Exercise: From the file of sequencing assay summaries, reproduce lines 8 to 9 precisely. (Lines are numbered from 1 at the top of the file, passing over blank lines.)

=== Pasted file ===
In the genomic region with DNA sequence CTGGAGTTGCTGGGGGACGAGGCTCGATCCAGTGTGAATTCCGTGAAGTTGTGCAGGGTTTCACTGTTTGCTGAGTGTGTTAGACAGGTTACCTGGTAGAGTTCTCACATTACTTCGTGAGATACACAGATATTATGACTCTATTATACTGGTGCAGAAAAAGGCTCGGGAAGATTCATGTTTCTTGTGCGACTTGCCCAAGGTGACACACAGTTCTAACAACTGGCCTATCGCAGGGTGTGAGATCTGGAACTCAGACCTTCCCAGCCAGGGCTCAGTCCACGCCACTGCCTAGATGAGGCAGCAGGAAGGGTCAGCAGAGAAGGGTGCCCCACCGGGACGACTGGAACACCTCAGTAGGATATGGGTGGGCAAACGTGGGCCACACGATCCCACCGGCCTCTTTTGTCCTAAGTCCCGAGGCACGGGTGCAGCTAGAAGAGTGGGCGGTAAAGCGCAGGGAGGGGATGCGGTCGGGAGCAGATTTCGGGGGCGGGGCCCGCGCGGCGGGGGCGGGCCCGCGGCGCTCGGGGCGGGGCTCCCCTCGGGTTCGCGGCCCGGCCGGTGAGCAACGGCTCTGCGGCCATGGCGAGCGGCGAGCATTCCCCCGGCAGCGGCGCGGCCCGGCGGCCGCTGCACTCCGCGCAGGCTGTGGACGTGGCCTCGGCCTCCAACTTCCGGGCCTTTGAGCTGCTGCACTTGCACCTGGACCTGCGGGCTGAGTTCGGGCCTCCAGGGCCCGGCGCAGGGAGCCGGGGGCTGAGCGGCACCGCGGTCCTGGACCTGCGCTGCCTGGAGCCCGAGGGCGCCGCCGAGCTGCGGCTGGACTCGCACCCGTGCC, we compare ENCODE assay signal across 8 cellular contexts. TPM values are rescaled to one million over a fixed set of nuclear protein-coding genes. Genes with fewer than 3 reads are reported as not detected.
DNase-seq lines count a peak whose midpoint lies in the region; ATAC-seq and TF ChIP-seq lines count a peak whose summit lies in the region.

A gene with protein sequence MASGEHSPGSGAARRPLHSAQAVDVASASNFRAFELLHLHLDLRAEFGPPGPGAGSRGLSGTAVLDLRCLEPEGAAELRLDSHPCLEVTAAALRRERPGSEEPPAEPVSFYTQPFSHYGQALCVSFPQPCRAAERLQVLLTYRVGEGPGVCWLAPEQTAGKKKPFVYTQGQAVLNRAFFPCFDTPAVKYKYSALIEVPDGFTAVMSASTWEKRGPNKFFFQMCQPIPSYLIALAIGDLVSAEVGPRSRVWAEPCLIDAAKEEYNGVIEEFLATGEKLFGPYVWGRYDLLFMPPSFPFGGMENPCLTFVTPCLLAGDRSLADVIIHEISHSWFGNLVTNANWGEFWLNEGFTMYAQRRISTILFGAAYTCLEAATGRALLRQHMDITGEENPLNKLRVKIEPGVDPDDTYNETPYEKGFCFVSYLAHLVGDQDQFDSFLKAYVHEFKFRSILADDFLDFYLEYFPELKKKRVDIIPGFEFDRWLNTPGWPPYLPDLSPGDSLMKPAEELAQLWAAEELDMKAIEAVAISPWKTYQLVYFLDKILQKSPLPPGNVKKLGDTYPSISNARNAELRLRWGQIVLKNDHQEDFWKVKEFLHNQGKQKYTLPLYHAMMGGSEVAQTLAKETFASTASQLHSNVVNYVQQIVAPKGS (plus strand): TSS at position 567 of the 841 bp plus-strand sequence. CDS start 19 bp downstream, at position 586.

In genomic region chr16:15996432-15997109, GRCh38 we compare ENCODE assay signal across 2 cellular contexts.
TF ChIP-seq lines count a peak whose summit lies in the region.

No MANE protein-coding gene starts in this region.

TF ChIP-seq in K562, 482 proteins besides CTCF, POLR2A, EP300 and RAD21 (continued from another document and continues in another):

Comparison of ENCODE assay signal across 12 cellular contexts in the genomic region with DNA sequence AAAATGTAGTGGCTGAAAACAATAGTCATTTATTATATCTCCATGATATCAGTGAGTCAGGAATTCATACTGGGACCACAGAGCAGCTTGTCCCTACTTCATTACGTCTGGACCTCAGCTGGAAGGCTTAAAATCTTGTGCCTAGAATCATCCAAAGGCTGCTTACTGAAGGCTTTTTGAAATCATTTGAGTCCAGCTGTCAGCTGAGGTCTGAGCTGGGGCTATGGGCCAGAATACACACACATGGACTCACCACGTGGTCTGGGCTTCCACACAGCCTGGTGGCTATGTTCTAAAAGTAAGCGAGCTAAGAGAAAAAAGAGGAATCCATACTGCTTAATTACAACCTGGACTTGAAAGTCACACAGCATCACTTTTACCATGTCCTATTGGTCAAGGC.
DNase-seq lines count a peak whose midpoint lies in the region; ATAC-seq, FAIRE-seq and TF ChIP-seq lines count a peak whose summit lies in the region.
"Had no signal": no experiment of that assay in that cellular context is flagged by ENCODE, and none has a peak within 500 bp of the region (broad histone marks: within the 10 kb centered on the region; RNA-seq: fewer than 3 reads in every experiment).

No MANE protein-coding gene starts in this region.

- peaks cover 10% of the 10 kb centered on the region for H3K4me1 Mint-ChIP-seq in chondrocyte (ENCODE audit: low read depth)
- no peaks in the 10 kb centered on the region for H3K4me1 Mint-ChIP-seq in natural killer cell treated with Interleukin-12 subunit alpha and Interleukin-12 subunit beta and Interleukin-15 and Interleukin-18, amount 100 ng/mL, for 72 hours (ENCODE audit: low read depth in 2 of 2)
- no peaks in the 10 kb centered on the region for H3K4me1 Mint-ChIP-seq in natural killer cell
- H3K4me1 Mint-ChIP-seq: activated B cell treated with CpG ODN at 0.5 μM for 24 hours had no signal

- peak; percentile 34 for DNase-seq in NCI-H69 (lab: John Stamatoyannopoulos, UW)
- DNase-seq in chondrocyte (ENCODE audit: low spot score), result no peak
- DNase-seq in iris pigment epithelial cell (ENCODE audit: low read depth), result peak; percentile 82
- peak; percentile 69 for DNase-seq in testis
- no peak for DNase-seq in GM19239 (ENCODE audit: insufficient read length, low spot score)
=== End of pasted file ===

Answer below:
Comparison of ENCODE assay signal across 12 cellular contexts in the genomic region with DNA sequence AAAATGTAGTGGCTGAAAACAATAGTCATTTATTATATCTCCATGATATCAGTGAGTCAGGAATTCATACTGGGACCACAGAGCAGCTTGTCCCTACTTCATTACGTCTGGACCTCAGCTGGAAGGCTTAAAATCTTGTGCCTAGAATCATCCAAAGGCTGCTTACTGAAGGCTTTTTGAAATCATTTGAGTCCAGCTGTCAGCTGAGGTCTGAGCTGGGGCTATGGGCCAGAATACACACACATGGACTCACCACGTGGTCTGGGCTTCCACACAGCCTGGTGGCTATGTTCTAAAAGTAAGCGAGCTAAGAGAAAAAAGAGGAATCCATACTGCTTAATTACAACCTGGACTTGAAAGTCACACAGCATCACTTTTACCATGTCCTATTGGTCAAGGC.
DNase-seq lines count a peak whose midpoint lies in the region; ATAC-seq, FAIRE-seq and TF ChIP-seq lines count a peak whose summit lies in the region.